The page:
and hopefully we can work together to find some way where people can use these things
usefully. Ideally I would love to see it in the situation. I don't know what the actual
resources are here at the university. But to be able to have students to be able to
download these things so that they can take some form of it off on their iPods or other
MP3 players, or in their computers and run them through software that will slow them
down or enable them to loop, or whatever it is that they need to do to learn from them.
I think for researchers, the possibilities are just about endless. We've already come
up with projects that people can do. And I have a pretty extensive database already in
terms of being able to find material on that sort of thing. But we need people to listen
to the songs and classify them by keywords. So, people can do searches for things like
wedding songs, or labor songs, or something like that. Or people to listen to the cantorial
music and classify it by which service it's from, or which holiday. So that people who
are interested in studying that kind of topic can use the material more effectively. There's
obviously much, much that could be done in terms of research into specific authors, singers,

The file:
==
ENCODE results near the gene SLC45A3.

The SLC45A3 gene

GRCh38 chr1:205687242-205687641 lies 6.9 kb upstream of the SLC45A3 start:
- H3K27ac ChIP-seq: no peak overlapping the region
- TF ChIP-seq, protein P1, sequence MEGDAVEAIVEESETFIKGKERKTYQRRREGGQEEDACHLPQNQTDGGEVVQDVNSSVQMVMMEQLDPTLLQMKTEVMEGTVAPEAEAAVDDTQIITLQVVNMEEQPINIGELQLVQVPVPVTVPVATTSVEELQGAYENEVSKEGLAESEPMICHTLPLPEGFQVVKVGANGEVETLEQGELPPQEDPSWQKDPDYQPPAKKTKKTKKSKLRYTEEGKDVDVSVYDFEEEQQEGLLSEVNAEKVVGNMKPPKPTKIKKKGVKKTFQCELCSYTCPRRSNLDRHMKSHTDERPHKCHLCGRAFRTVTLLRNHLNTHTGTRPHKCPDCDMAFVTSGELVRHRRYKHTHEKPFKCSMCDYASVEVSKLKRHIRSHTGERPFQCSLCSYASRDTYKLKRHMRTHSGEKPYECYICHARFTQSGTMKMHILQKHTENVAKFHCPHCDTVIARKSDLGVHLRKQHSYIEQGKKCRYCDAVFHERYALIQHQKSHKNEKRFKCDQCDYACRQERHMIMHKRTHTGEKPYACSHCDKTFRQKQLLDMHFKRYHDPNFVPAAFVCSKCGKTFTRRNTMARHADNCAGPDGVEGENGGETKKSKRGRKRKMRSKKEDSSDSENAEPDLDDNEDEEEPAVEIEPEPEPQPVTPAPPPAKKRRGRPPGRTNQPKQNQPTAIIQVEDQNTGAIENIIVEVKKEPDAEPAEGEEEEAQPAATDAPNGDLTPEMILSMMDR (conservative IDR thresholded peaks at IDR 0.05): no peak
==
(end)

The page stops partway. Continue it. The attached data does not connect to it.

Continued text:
composers, performers. Especially if you think for some people we have quite a lot of what
is known to be their recorded works. I've already talked to people here in the Folklore
and Linguistics departments about the possibilities of some of the things like, there's a big
collection within the sub-collection of humor -dialectic humor recordings. And some of which
is mostly in Yiddish and some of which is mostly in English with Yiddish accents and
everything in between as a way of studying humor which I know people are interested in.
And in terms of linguistics, what these collection offers is the possibility of comparing both
the music and the song language of Yiddish here in the United States versus Europe before
people ever got here. And South America, in Israel where people went directly from Europe.
So, these were all styles that were pretty much untouched by the American bandstand the
way the American version of the music was. That could be very interesting for both linguists
and musicologists. I think the other thing that I hope if it's not too grandiose is that
these collection and what we do with it can be a model for other people doing ethno-musicology,
research, and other cultural activities in terms of linguistics in theater and language,
and all the other things that I've mentioned. I know that the library has other 78s from
the ethnic groups that were here in Wisconsin. And I've already talked to people about using
that and taking what we've done with these transfers. And finding donors of their own
who could support that kind of work here as well. And we really hope to be a model of
how these material can be used and all the interesting things that can be done with them
as we go on to the future.